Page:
That depends, to be honest, on which Internet you are talking about. For most of us mere mortals the answer will vary, depending upon how fat the pipe connecting us to the Internet is and how many people are downloading video streams over it at any given moment in time. For the uber-users at the University of Tokyo with access to the second generation, university and researcher feeding Internet2 there are no such constraints.
Which is why they have managed to break the Internet2 Land Speed Record (I2-LSR) in both IPv6 and IPv4 categories, as announced by Internet2 this week. The I2-LSR is an open and ongoing competition for the highest bandwidth end-to-end networks, representing the fastest rate at which data is transferred multiplied by the distance it travels.
So just how fast did the Tokyo team data go? Well as far as IPv4 is concerned, the team managed 264,147 terabit-meters per second, transferring 2.98 terabytes of data across 30,000 kilometers of network in 45 minutes at an average rate of 8.80 gigabytes per second. Things got hotter when it came to IPv6 as you might expect, seeing 272,400 terabit-meters per second, transferring 585 gigabytes of data across 30,000 kilometers of network in 30 minutes at an average of 9.08 gigabits per second. Those 30,000 kilometers crossed no less than 6 international networks, or 75% of the circumference of the Earth.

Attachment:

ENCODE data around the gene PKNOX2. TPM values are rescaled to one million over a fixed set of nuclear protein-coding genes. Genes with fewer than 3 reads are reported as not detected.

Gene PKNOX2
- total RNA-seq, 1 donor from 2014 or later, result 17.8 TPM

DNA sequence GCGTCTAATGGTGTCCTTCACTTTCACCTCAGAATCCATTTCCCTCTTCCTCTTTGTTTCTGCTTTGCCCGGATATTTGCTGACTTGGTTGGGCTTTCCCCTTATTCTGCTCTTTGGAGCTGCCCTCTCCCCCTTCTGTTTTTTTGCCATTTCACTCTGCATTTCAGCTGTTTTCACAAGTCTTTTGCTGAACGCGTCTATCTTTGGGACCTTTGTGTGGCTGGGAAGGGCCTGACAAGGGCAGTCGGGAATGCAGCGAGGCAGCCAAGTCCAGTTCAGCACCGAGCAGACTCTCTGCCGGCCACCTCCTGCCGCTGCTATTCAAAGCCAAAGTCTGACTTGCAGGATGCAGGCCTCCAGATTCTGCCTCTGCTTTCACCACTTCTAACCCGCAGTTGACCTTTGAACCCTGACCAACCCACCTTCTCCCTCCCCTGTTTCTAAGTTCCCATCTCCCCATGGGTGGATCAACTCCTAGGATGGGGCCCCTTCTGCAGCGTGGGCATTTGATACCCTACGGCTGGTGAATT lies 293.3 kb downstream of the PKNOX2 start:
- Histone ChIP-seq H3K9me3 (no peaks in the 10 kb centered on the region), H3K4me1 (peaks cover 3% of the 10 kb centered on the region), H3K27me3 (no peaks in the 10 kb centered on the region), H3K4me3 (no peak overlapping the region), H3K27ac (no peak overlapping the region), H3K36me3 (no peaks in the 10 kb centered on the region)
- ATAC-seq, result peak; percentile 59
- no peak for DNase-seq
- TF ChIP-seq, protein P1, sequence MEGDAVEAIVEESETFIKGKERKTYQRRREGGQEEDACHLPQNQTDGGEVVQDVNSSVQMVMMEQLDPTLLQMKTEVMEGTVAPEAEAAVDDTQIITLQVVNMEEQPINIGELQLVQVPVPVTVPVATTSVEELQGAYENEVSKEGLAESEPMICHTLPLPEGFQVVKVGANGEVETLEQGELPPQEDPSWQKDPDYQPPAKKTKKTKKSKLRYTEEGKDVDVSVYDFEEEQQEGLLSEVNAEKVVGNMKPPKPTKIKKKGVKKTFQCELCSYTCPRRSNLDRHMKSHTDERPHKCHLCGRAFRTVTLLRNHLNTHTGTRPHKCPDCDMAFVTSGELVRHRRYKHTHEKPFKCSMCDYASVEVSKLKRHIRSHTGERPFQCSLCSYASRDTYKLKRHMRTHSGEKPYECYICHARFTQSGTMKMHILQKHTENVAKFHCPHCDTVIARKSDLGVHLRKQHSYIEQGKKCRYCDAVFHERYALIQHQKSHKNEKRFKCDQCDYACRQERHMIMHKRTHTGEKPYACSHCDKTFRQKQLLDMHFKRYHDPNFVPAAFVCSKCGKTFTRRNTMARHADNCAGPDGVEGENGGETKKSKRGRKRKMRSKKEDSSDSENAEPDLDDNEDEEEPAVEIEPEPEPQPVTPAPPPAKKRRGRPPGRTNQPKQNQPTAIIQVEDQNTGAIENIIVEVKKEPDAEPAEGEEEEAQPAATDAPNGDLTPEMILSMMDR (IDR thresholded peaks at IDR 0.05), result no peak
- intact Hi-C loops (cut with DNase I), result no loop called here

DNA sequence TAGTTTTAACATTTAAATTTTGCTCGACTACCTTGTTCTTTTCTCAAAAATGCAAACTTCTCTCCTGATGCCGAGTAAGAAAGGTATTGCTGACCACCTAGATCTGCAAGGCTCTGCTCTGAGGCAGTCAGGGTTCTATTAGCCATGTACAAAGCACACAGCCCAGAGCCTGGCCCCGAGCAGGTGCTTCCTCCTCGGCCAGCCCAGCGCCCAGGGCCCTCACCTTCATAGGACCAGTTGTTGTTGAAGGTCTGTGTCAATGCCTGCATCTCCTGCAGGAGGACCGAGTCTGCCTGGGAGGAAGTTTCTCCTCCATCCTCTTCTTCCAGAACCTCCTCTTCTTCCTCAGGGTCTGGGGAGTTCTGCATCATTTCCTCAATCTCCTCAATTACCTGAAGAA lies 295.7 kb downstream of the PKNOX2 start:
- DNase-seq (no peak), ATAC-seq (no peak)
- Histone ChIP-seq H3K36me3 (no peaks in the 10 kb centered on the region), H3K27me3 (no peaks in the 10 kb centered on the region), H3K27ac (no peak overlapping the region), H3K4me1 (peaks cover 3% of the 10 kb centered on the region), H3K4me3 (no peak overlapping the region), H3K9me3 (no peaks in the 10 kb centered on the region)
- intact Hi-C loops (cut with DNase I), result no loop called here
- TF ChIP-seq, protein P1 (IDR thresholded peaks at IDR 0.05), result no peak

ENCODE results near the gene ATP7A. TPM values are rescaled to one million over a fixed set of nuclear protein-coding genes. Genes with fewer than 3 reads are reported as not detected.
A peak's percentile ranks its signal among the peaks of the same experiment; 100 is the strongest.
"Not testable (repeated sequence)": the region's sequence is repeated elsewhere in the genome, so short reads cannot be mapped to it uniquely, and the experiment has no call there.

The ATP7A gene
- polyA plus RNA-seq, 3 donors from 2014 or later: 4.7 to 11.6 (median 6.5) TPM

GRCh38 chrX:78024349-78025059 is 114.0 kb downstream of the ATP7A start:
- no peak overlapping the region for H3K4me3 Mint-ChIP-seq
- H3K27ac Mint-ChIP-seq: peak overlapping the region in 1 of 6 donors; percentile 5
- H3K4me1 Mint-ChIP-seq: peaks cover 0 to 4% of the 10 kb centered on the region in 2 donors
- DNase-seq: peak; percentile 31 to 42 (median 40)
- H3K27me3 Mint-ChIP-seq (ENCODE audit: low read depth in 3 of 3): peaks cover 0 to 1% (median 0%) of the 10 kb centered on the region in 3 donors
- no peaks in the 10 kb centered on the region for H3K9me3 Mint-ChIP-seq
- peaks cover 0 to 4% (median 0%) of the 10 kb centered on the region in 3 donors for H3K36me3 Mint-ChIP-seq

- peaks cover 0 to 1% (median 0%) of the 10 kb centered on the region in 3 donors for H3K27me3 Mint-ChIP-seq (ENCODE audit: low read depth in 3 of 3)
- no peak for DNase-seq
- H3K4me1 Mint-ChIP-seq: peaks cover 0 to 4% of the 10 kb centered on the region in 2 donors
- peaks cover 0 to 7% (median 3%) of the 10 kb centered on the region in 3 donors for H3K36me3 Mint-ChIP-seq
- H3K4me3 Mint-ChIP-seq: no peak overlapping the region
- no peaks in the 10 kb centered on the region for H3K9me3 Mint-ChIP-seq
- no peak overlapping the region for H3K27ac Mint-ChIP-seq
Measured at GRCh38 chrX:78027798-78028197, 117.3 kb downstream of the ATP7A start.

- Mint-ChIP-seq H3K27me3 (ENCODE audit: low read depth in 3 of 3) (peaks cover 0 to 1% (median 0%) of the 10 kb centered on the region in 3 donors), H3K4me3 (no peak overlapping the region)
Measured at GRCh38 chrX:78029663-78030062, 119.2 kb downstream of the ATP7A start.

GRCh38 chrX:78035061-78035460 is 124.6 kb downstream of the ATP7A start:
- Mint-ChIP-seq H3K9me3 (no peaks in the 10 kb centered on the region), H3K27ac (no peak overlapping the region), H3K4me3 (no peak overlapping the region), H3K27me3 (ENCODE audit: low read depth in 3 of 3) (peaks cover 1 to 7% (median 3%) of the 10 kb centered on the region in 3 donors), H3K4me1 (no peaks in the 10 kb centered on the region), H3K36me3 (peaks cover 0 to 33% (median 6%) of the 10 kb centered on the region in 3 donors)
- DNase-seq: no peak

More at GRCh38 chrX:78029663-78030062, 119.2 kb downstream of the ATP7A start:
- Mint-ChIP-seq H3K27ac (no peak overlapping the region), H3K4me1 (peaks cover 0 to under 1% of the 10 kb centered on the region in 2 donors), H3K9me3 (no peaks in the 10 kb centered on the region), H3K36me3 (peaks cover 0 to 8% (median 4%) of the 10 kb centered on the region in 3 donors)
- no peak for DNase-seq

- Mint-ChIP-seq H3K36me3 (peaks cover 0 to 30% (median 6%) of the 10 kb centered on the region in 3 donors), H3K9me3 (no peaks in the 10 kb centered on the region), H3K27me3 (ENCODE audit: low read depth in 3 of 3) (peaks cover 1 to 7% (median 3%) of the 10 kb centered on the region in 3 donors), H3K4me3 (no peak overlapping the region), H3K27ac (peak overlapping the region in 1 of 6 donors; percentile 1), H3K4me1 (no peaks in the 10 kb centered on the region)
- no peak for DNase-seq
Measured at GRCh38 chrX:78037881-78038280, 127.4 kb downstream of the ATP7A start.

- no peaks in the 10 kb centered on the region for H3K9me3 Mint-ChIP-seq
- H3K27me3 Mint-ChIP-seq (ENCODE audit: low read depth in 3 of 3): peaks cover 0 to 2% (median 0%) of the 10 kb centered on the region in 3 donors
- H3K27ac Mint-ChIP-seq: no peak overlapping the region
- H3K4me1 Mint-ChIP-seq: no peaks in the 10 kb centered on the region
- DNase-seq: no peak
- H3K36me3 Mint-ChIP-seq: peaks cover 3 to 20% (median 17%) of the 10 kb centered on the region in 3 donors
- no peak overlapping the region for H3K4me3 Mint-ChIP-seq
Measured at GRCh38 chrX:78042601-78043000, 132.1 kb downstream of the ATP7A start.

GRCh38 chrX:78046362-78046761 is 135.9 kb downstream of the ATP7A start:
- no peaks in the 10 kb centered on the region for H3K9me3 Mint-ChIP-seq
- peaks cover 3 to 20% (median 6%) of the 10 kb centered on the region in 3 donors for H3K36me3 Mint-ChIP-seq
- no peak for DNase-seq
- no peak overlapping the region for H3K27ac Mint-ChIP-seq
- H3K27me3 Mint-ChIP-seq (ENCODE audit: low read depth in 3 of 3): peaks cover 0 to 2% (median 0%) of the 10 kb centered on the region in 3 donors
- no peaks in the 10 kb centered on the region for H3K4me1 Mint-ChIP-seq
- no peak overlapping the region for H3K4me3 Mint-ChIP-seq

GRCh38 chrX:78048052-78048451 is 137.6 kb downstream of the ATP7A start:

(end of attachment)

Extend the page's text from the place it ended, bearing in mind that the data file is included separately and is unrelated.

Kei Hiraki, professor at the University of Tokyo and LSR team leader said, "These records are final for the 10Gbps network era because they represent more than 98% of the upper limit of network capacity. Through collaboration by a number of institutions, we have demonstrated the ability to overcome the distance and achieve this newest mark."
Meanwhile, back on Planet Real World, I am still waiting for a 100Mb piece of software to arrive, courtesy of my 2Mbps broadband connection, some 40 minutes after starting the downloading process…